Reclaiming Ancient symbols

(Mark Hatch)
Mention the word ‘swastika’, or worse, draw the image and today you risk causing offence for many varied reasons. Though once commonly used over much of the world without stigma, because of its iconic usage in Nazi Germany the symbol remains highly controversial in the Western world. Any discussion on Roman symbology cannot, and must not (lest we condemn ourselves to make the same mistakes), divorce itself from its modern connotations. However, perhaps it would be appropriate to return this symbol to its more benign ancestry and, with education, over time deny its use to ‘extremists’. That’s the aim - now how to navigate the minefield..?

A ‘swastika’ is normally taken to refer to an equilateral cross with its arms bent at right angles, which appears either right-facing ( ) or in its mirrored left-facing ( ) form. Archaeological evidence of swastika-shaped ornaments dates from the Neolithic period. As an ancient symbol, the swastika occurs mainly in the cultures that reside in modern day India and the surrounding area, sometimes as a geometrical motif (as in the Roman Republic and Empire) and sometimes as a religious symbol. It has long been widely used as a sacred symbol in world religions such as Hinduism, Buddhism, Jainism (see insert), and Mithraism. The major religions, with a total of more than a billion adherents worldwide, make the swastika universally found in both historical and contemporary society.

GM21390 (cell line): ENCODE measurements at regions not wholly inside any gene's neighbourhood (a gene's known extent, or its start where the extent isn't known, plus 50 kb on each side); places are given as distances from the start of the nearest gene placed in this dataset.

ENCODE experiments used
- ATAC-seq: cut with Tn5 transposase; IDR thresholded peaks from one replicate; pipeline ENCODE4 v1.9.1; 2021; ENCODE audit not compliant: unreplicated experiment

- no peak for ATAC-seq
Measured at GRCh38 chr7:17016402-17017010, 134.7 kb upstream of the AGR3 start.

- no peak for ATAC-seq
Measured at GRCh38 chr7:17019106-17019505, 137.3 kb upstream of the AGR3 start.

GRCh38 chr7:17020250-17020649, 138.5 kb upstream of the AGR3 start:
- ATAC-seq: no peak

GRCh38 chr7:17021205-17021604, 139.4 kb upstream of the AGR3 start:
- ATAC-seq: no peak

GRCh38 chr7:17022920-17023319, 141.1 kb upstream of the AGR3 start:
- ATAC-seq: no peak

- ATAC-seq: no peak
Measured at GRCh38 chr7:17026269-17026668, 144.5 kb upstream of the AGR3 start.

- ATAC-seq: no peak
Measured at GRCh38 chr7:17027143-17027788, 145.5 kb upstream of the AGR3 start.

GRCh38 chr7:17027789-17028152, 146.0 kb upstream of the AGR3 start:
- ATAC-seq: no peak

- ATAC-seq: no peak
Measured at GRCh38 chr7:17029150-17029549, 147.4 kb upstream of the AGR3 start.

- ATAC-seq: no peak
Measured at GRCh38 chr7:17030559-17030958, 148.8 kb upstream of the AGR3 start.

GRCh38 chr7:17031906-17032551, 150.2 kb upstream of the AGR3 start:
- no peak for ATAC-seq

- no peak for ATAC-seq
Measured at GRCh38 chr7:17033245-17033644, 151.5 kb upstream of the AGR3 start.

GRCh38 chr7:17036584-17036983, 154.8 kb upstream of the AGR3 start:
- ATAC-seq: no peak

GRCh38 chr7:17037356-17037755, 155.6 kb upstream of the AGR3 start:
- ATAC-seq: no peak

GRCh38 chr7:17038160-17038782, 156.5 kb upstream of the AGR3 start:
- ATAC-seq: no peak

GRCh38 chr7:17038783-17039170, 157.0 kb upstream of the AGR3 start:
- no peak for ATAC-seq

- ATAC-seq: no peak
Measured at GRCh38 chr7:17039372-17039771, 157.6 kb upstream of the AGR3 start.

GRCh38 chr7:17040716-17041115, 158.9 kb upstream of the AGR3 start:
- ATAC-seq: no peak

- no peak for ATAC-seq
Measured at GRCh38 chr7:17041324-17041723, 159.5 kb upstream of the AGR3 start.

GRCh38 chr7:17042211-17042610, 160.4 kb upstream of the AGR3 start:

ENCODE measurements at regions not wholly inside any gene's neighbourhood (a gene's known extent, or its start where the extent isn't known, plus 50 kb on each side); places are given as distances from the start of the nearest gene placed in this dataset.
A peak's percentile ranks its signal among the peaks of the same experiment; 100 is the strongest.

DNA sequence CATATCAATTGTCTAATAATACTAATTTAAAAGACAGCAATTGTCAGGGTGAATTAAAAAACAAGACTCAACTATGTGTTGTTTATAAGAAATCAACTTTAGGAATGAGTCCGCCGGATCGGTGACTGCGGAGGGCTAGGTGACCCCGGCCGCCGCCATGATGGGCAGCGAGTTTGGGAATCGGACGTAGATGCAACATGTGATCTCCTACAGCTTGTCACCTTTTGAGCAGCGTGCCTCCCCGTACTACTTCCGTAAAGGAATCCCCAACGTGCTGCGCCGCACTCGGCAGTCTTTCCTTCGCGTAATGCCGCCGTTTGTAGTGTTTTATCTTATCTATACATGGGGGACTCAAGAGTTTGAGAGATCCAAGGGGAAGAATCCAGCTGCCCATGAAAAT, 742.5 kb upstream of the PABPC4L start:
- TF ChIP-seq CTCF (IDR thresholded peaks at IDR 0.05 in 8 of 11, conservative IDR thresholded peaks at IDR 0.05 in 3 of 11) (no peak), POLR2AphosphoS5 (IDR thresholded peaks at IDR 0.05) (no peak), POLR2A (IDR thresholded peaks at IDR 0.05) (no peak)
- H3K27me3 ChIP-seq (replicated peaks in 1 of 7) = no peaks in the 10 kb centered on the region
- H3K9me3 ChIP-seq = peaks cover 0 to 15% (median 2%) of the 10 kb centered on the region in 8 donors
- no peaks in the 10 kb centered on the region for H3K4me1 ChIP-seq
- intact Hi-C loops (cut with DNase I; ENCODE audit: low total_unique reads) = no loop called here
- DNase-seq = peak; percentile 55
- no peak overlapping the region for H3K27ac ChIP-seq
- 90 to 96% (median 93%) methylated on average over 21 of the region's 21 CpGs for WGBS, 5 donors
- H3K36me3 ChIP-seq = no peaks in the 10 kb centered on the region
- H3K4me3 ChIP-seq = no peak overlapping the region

The word swastika is derived from the Sanskrit word svastik meaning any lucky or auspicious object, and in particular a mark made on persons and things to denote good luck. It is composed of su-, meaning "good, well" and asti, a verbal abstract to the root as "to be". Svasti thus means "well-being." The suffix -ka intensifies the verbal meaning or confers the sense of 'beneficial', and svastika might thus be translated literally as "that which is associated with well-being," corresponding to "lucky charm" or "thing that is auspicious."[1] The Hindu Sanskrit term has been in use in English since 1871, with alternative historical spellings including suastika, swastica and svastica.

Jainism is a religion that originated in the Indian subcontinent. Jainism is often referred to as Jain Dharma or Shraman Dharma by its practitioners.
Origin Hypotheses.

The ubiquity of the swastika symbol is easily explained by it being a very simple shape. Many basket-weaving society, for example, have independently arrived at a repeating swastika design using the edges of the reeds in a square basket-weave. Regardless, the genesis of the swastika symbol is often treated in conjunction with cross symbols in general, such as the "sun wheel" of Bronze Age religion (see opposite).


As already alluded to, the earliest consistent use of swastika motifs in the archaeological record is dated to the Neolithic. For example, the symbol has been found on a number of shards in the Khuzestan province of Iran and as part of the "Vinca script" of Neolithic Europe of the 5th millennium BC. In the Early Bronze Age, it appears on pottery found in Sintashta, Russia. Swastika-like symbols also appear in Bronze and Iron Age designs of the northern Caucasus (Koban culture), and Azerbaijan, as well as of Scythians and Sarmatians. In all these cultures, the swastika symbol does not appear to occupy any marked position or significance, but seems to be just one form of a series of similar symbols of varying complexity.
Bronze age ‘sun wheels’.